Costs were also assessed using three different scenario projections from the IHME [9]. Supplementary Table 3 shows the projected estimated total deaths in 142 nations by March 1, 2021 under the “current projections” scenario at 2.7m people (95% uncertainty interval (UI) = [2.2; 3.4]). The cost of premature mortality will increase from Int$5.9 trillion on November 9, 2020 to more than double at Int13.7$ trillion by March 1, 2021. Rich nations will suffer the most at a cost of Int$10.7 trillion (18% of GDP). The expected death toll in the USA by March 1, 2021 is predicted to be 438,940 at a cost of Int$4.23 trillion. This result is more pessimistic than the estimated cost made by Cutler and Summers [4]. Supplementary Table 4 shows 2.2 million deaths under a universal mask scenario (95% UI = [1.8; 2.6]). This means that 554,487 lives can be saved, including 68,200 US lives if universal masks are implemented relative to the “current projections” scenario for the 142 nations. The cost is projected to be Int$10.9 trillion with universal masks, but with mandate easing, costs will increase to Int$22.1 trillion by March 1, 2021 (Supplementary Table 5) based on a projected death toll of four million (95% UI = [2.9; 5.3]). Hence, the value of having universal masks relative to the “current projections” scenario for the November 9, 2020 to March 1, 2021 period is Int$2.8 trillion. Table S6 shows the benefits of having universal masks relative to the “current projections” scenario among the top 10 nations. Germany was ranked first as it started from a lower baseline of mask use (around 50%) and a high VSL. When the top 10 nations were ranked by lives saved, only four were high-income nations, but when they were ranked in terms of valuation of the benefits of saving lives, nine were high-income nations. The IHME projections were last updated on November 12, 2020, and are expected to change often as new information arrives. We also report shorter-term IHME projections for January 1 and February 1, 2021 (Supplementary Tables S7-S12).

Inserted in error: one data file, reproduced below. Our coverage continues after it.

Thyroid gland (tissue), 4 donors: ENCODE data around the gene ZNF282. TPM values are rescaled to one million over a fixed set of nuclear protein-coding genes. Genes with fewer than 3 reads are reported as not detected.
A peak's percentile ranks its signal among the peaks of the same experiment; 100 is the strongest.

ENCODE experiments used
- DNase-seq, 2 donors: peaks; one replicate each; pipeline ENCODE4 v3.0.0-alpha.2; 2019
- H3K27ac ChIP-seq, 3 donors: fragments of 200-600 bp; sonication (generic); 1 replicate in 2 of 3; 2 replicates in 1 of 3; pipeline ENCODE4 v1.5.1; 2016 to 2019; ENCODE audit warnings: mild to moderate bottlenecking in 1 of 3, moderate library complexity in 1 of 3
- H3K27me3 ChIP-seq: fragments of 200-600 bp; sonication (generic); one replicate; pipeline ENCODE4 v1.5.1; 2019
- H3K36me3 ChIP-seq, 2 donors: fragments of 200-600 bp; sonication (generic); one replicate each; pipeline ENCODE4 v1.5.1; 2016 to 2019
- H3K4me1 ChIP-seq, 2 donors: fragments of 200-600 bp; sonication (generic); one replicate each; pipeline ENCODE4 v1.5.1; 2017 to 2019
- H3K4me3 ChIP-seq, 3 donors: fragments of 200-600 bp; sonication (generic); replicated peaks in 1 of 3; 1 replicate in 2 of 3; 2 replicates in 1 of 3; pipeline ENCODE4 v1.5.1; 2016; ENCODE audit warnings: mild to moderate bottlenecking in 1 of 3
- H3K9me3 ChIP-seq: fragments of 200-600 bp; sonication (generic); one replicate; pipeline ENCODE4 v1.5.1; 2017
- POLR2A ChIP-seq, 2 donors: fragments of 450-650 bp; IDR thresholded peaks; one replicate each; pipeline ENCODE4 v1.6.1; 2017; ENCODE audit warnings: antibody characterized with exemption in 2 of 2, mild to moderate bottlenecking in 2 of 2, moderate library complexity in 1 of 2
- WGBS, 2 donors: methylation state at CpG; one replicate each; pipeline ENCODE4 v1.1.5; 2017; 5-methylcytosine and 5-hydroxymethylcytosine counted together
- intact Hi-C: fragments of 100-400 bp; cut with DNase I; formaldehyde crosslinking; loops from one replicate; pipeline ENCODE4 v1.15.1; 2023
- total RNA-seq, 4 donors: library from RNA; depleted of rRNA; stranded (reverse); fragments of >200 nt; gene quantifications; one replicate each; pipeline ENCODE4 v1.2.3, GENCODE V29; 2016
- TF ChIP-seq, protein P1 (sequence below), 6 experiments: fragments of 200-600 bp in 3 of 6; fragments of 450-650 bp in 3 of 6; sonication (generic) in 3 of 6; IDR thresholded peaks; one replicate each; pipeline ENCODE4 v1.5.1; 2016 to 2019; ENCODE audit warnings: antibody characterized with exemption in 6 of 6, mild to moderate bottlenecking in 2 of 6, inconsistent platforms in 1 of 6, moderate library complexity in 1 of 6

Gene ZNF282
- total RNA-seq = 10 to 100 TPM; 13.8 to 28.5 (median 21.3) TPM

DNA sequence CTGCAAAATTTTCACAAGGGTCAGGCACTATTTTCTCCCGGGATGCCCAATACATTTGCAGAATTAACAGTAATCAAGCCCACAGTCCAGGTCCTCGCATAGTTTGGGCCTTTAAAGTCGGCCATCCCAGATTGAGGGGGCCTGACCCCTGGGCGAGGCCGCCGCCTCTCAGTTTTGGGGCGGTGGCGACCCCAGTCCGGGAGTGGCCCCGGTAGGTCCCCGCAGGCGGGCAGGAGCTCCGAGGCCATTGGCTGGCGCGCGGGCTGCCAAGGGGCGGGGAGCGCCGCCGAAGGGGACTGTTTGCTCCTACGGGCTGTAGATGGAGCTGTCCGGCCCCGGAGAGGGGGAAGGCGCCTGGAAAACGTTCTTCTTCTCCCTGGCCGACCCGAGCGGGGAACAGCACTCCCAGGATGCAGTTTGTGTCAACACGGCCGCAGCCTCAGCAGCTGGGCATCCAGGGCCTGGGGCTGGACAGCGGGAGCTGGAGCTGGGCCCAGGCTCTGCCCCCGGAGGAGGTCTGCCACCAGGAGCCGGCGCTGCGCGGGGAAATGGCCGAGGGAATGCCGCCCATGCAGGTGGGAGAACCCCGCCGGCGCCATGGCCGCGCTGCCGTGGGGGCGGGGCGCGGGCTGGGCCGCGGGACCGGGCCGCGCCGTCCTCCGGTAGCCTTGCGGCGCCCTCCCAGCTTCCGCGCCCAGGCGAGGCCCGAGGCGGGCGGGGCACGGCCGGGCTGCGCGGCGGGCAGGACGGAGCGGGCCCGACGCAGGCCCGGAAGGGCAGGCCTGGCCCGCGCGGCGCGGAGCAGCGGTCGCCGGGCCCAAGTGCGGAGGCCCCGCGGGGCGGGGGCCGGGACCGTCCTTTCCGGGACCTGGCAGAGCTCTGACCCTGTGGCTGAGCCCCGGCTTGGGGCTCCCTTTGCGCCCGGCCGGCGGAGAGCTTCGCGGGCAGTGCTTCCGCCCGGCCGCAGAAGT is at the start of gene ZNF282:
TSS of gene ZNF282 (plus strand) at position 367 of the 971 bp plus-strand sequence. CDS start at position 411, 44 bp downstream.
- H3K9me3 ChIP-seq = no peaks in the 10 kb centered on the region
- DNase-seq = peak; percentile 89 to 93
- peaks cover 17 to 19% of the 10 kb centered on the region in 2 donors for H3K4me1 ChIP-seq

Discussion